It’s a good thing that your child is getting the care they need for cancer. But the disease and its treatments can be hard for them physically and emotionally. They’ll need extra care and attention from you during this tough time. Here’s what you can do to keep up their spirits and help them feel better.

Comfort Your Child

Know what to expect. Talk to your child’s doctor about the type of treatment they need. Ask what will happen during it and how they may feel afterward. This will help you gently prepare them for what’s coming up.

Stay close. Kids, especially very young ones, will get the most comfort from having you near. Plan to stay with your child during their treatment. Cuddle, touch, and hug them. If you have to be away, try to record a video or set up time for a phone call.

Find a source of comfort. Keep their favorite stuffed animal, blanket, pillow, or toy near them.

Think of different ways to distract. Toys and games can keep younger kids from thinking about any pain they feel. Older kids can escape into books, watch movies, or play video games.

Try to stick to a schedule. As much as you can, have your child stick to a daily routine. If they're very young, feed them and get them to nap at the same time each day. Urge an older kid to stay in touch with friends and keep up with school work as much as they’re able. A regular rhythm to their days and knowing what comes next will help them feel more secure.

Soothe with music. Play lullabies or sing aloud to a small child. Suggest that an older kid make a playlist of their favorite songs that they can listen to during treatment or when they needs to relax.

Remind them to breathe. Deep breathing can ease their stress and help them stay calm. Very young kids can practice by blowing bubbles.

Get support. Encourage your child to talk about their fears and worries so they don’t grow out of control. If they won’t open up to you, ask their doctor if there’s a therapist or counselor who can help. Older kids may want to join a support group and meet other young people with cancer.

Figure out how to deal with other people. Some kids may get upset if people stare at them or ask questions about their health. Talk about this with your child ahead of time and come up with a way to respond, even if you decide to just ignore some comments.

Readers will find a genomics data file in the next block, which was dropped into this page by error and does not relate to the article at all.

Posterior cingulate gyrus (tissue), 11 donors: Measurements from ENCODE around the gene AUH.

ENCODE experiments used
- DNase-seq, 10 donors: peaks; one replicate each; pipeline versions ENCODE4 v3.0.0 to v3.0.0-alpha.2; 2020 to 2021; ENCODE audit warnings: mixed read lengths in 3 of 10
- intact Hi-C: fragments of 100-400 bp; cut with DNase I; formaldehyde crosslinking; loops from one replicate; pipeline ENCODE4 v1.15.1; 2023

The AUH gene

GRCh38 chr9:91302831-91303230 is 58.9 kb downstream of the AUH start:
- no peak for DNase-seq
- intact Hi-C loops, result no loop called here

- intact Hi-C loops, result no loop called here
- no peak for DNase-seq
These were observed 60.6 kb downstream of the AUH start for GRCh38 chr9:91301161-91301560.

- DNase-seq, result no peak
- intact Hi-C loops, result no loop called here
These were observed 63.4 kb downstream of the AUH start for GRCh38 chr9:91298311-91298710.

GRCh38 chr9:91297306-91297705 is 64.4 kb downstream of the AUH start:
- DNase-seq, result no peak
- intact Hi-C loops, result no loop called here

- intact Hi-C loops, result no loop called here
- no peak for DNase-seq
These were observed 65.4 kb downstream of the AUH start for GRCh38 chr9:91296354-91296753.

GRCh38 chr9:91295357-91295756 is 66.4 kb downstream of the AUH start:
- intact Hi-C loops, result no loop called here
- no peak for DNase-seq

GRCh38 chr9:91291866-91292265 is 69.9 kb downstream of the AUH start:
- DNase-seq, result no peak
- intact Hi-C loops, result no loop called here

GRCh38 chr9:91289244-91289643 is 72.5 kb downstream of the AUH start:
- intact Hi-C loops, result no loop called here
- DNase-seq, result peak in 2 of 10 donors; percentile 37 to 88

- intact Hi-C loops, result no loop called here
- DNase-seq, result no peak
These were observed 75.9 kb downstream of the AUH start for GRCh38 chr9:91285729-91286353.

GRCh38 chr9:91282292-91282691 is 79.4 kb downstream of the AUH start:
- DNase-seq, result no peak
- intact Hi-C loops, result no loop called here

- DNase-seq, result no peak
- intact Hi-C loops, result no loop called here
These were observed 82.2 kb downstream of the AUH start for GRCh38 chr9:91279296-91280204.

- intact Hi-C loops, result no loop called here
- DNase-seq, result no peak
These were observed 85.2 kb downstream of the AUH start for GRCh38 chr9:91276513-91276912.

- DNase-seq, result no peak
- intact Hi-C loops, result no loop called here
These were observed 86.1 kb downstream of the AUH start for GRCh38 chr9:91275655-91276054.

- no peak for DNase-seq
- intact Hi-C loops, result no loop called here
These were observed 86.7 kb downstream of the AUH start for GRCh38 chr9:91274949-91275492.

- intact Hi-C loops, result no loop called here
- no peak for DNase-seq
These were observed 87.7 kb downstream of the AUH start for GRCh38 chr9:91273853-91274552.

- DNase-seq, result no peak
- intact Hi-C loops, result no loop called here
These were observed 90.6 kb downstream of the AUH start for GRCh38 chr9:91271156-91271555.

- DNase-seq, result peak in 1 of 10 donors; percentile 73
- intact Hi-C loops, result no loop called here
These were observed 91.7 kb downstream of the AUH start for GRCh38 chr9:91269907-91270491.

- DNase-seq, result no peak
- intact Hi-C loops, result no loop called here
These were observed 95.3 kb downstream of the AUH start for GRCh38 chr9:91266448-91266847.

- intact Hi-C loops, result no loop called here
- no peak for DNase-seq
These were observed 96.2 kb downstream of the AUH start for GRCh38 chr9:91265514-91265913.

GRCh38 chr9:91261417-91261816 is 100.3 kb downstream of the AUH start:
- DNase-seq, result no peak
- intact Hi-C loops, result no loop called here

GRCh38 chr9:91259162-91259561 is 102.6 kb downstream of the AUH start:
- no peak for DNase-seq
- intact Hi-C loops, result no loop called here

Know the signs of depression. If your child starts to lose interest in things they usually love, seems to have lost hope, or talks about death or suicide, call their doctor ASAP.

Ease the Physical Effects of Treatment

Urge them to take it easy. The most common side effect of cancer treatments is feeling exhausted. Make sure your child has plenty of time to rest. Scale back their schedule until their energy returns.

Make sure they get enough fluids. Drinking lots of water can keep your child’s kidneys working the way they should. And when some medicines cause a runny nose and other flu-like symptoms, water can clear excess mucus, too. You can also offer juice and broth for them to drink.

Serve soft, cool foods that are easy to swallow. Some treatments can cause a sore throat and painful mouth sores.  Older kids can also suck on hard candies. Sugar-free types can help mask the odd taste and dry mouth that comes with chemotherapy.

Ask your doctor about over-the-counter relief. Some medicines you can get at the drugstore can ease the headaches or flu-like symptoms that treatment causes. Check with your child’s doctor first, though. You want to make sure anything they take won’t react with the cancer drugs.

Talk about hair loss. Not every child will lose their hair during treatment. But if it does happen, it can be hard for some kids to handle. Assure your child that their hair will grow back, although it may be a different color or texture. Help them choose a hat, scarf, bandana, or wig to wear until then.

Ask for help. Helping your child through cancer treatment is tough. No one expects you to do it alone. If you’re having a hard time handling things, contact your doctor’s office or the treatment center. They can help you find more support for both you and your child.

WebMD Medical Reference

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